The Surprising Reason America Could Potentially Collapse In Our Lifetime

Throughout history, nations have repeatedly risen from humble beginnings to become some of the most dominant forces the world has experienced. Macedonia, for example, began as a constantly besieged kingdom on the periphery of the Hellenic world but within the lifetimes of King Phillip II and his son Alexander the Great, it had gone on to conquer most of the known world from Greece to the edge of India. Rome, meanwhile, was just a small city-state at the mercy of its mysterious Etruscan neighbors before conquering most of Western Europe, the Balkans, North Africa, and the Levant. 

What these prominent empires and countless others have in common — apart from their power and expansionism — is their lifespan. History's largest and most commanding empires like Rome have seldom survived past a few centuries before seeing themselves lose relevance, experience drastic changes in their internal and/or external borders, or disappear altogether (via History.com). In an op-ed by Georgie Anne Geyer for Times-Standard, she notes that, on average, historical empires have only lasted for around 250 years — which raises the possibility that America may see some changes on the horizon.

America is approaching a deadline that ended most empires

The United States is no stranger to dramatic conflict; from civil war to often bloody, territorial expansion, much of America's foundation is similar to older nominal and de-facto empires. Even after the solidification of the lower 48 states, for instance, came America's overthrow of the Hawaiian monarchy. American territorial expansion for the most part ended by the end of the Spanish-American war, though intervention in regions such as Latin America remained commonplace (via allthatsinteresting.com). In spite of interwar public support for isolationism, after 1945 the U.S. stood alongside only the Soviet Union as one of the world's two superpowers — and expanded its influence across the world to remove the latter as a threat.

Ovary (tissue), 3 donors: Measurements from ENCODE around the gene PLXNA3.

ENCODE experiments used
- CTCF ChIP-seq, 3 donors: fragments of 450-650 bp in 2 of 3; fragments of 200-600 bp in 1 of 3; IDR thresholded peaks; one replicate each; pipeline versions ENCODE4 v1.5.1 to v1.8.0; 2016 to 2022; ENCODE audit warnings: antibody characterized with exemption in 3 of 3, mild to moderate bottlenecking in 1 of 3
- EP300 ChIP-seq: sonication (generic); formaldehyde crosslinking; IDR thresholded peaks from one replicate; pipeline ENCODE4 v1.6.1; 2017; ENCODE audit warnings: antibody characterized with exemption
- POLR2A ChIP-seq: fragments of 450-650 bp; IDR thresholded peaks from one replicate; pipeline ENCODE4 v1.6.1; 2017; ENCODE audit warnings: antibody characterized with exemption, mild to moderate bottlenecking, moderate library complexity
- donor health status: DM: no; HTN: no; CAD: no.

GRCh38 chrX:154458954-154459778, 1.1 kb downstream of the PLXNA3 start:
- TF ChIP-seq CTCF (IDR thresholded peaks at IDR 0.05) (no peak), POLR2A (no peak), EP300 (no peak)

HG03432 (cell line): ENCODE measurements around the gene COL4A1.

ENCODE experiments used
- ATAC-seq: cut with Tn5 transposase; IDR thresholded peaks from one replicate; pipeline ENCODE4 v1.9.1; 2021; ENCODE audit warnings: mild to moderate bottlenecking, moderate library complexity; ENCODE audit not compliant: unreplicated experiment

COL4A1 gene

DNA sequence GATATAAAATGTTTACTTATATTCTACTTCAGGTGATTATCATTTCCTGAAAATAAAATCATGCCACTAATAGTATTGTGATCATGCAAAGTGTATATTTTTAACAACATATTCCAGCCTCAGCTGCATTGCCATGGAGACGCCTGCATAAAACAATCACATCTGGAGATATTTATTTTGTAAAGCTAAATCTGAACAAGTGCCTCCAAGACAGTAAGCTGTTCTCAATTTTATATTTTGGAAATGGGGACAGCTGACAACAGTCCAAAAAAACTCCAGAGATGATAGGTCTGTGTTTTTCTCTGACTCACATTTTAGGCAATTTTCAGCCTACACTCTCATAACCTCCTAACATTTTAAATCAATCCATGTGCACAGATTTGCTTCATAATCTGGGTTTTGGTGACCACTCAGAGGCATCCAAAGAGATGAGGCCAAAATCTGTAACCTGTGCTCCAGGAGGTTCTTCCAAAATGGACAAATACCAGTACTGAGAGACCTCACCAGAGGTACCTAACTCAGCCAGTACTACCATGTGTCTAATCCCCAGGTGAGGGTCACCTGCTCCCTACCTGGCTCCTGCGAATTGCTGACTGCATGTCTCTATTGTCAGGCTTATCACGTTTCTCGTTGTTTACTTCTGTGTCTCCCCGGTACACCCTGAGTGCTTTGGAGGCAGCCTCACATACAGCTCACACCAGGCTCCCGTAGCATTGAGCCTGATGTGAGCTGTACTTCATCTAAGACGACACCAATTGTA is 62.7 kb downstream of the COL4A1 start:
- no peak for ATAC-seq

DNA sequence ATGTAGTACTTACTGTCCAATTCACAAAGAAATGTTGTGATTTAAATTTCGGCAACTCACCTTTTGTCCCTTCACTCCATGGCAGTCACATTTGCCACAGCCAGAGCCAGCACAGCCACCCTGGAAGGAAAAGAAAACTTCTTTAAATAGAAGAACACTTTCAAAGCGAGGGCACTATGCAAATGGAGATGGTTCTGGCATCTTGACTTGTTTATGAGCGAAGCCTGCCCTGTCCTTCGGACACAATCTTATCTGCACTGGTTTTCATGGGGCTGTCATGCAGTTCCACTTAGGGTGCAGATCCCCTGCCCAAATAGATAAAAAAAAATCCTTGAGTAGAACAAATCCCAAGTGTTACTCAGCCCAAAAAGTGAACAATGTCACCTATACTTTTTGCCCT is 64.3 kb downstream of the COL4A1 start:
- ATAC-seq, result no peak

In the 21st century, the "War on Terror" is, in many ways, a continuation of past policies — with hundreds of U.S. military bases now existing throughout the world (via Politico). However, American efforts to nation-build from the Bush administration onward have led to dictatorial leadership being replaced by weak governments unable to control their countries (e.g., the rise of ISIS/ISIL in Iraq, the 2021 resurgence of the Taliban in Afghanistan, and the rise of slavery during the Libyan civil war). This failure does not bode well for the now politically turbulent America which, as noted by Geyer, is approaching the 250-year imperial expiration date.